Medtronic recalled the devices in 2017 saying they could trigger an excessive amount of insulin in a user’s body, resulting in possible hypoglycaemia (better known as low blood sugar). Around 10,000 devices were recalled. However, senior diabetologists in Delhi say Medtronic wasn’t proactive in recalling the devices. They said they were the ones who noticed the news of the recall by the US Food and Drug Administration and informed Medtronic in India about it.
5. How companies pull it off: Medtronic, the world’s largest cardiac devices company, may have indulged in a range of irregularities to push their products in India. “Doctors were given freebies, unsuspecting patients were given these products, loans were granted to fund surgeries, and crores were spent on seminars to push products.” (Read more)
6. What are the redress mechanisms if devices found faulty?
Currently, there are no specific rules or a law that allows the government to direct a medical device company to give compensation to a victim after the device has been found faulty. Following the emergence of faulty hip implants from Johnson & Johnson, the Ministry of Health and Family Welfare is working on a formula for compensation. There are proposals that the government might include a special clause under the Medical Device Rules to include compensation for patients. But the patient can always approach a consumer court to seek damages from the device company.
The deeper question, however, is whether such misuse is an inevitable consequence of a tertiary health care system that relies excessively on the private sector. A large and vibrant public sector in tertiary health care is the only way to counteract the hurtful consequences of information asymmetries and poor regulation, especially in sectors such as medical devices, pathological tests, and so on. The government should re-examine its plan for universal health care that chooses to give too much space to a health care sector that has shown itself to be insufficiently trustworthy.
How is the economy really doing?
In October, Mint’s data team started tracking 16 high-frequency indicators to assess the health of the Indian economy in a monthly macroeconomic tracker.
Why track high-frequency indicators?
As India’s GDP numbers are released with a lag of three months and given the persistent doubts surrounding the calculations of the new GDP series, it becomes important to track other high-frequency indicators to gauge the state of the economy.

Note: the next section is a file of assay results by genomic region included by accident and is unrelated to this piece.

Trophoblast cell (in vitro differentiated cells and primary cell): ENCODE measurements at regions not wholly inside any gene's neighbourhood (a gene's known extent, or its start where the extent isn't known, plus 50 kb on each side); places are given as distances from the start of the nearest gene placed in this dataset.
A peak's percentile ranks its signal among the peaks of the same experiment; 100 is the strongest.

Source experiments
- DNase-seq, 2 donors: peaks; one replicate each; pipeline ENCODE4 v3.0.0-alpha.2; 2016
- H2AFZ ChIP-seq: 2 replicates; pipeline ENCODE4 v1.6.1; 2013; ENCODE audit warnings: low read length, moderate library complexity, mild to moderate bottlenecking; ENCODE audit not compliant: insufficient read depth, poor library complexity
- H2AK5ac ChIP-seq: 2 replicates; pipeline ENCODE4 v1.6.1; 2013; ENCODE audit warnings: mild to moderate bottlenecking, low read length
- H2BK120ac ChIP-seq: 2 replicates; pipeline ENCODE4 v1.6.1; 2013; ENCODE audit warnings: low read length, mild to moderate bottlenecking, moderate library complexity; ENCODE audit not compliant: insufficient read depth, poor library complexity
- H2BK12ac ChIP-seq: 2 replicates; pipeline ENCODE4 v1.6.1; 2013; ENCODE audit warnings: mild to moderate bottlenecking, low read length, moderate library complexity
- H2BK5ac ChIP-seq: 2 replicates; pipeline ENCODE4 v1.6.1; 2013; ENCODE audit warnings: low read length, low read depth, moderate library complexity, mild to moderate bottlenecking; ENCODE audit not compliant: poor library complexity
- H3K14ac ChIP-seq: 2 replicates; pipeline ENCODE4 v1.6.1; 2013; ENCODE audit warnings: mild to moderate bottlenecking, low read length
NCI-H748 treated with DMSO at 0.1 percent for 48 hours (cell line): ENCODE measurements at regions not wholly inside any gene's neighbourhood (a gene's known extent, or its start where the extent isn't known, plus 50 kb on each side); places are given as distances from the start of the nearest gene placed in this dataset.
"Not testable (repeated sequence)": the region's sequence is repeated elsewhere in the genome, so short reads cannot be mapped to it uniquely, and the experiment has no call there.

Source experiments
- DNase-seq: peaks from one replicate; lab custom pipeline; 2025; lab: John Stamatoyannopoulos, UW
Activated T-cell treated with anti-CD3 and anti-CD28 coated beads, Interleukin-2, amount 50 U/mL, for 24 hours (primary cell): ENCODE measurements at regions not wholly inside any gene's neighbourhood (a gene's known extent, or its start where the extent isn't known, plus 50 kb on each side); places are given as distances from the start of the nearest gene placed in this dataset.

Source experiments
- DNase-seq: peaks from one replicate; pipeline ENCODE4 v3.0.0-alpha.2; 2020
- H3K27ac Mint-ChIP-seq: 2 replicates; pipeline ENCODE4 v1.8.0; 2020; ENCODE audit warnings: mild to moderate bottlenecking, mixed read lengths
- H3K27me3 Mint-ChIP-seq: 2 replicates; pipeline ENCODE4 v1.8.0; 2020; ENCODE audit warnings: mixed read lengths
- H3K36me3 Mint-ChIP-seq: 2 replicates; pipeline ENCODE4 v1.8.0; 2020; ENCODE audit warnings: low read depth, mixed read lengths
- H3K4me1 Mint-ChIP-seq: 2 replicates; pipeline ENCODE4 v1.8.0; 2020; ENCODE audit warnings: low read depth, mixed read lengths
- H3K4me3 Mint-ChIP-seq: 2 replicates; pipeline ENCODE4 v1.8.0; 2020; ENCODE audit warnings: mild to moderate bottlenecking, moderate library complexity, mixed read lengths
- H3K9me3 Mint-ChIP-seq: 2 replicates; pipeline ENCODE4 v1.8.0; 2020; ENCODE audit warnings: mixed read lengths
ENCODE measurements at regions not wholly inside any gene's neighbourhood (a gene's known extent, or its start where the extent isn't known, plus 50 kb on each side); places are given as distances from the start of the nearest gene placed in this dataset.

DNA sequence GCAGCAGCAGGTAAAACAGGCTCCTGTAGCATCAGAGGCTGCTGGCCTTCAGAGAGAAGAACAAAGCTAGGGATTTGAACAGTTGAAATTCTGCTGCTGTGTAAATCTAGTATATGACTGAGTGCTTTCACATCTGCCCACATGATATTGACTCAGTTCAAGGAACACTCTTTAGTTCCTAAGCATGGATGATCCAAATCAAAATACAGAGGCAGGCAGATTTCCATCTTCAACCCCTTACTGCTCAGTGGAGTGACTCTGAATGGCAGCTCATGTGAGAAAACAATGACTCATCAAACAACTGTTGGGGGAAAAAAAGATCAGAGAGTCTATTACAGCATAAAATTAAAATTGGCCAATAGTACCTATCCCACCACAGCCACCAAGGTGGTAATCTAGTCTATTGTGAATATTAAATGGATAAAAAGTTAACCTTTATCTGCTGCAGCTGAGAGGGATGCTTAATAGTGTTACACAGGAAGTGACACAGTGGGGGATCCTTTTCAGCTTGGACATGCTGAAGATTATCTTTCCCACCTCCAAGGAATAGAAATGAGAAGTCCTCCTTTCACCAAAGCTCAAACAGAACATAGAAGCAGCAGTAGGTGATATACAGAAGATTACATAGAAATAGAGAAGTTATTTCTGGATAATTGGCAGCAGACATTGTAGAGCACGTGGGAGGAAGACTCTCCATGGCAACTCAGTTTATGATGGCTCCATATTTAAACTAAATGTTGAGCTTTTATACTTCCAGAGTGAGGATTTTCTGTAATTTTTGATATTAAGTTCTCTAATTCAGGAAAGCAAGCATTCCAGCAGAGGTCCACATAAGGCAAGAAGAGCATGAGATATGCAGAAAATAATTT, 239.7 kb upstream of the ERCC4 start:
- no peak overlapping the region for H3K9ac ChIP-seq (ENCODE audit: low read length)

What will it capture:
The 16 indicators capture trends across four aspects of the economy: consumer spending, industrial activity, external vulnerability and “ease of living” (which measures inflation and the jobs scenario).
Mint compares the performance of recent months with the long-term five-year trend.
What the latest data says: Nine of the 16 indicators are in the red—performing worse than the five-year trend. Indian economy remains weak despite oil relief. (Read more here)
“The biggest concerns are in the external sector where all four indicators [import cover, currency, current account balance, trade balance] continue to perform below the five-year trends even with recent positive developments.”
“Another potential area of concern is consumer activity. Growth in passenger vehicle sales, tractor sales and domestic air passengers are all below five-year trends. And while, two-wheeler sales outperformed trend growth, this is partly a reflection of underperformance in the base year.”
“One area where the economy is doing better is industry. Industrial production in the economy continued to grow at a healthy pace during the July-September quarter and in the subsequent month.”
Mint releases the findings from its tracker at the end of every month. Going forward, I will share the key takeaways in this newsletter.
Whom can Indian political parties reach on Facebook and why it matters
My story this week: Arjun Srinivas and I used data from the Facebook advertising platform to find out demographic breakup of Indian FB users and what it means for electoral politics.
Facebook is used by 270 million Indians in the age group of 18-65 monthly, meaning political parties can reach an estimated 36% of the voting age population on the platform. And the user base is growing: the number of Facebook users in India have more than doubled since the previous general election in 2014, according to data portal Statista.
Indian Facebook users, however, are skewed towards specific demographics. A Hindustan Times analysis of anonymous and aggregated data from Facebook’s advertising portal shows that the bulk of the platform’s Indian users are men, under the age of 30 and live in urban clusters.
77% of the Indian Facebook profiles belong to men, compared to 57% globally.
Young people dominate the platform: 63% of all users are below the age of 30.
Facebook demographics vary across states. Close to 63% of the total population (age group 20-65) in Delhi-National Capital Region (NCR) is estimated to be on Facebook, while only 17.8% of Bihar is.
Around 81% of the current Indian Facebook users accessed the network through a high-speed 4G connection.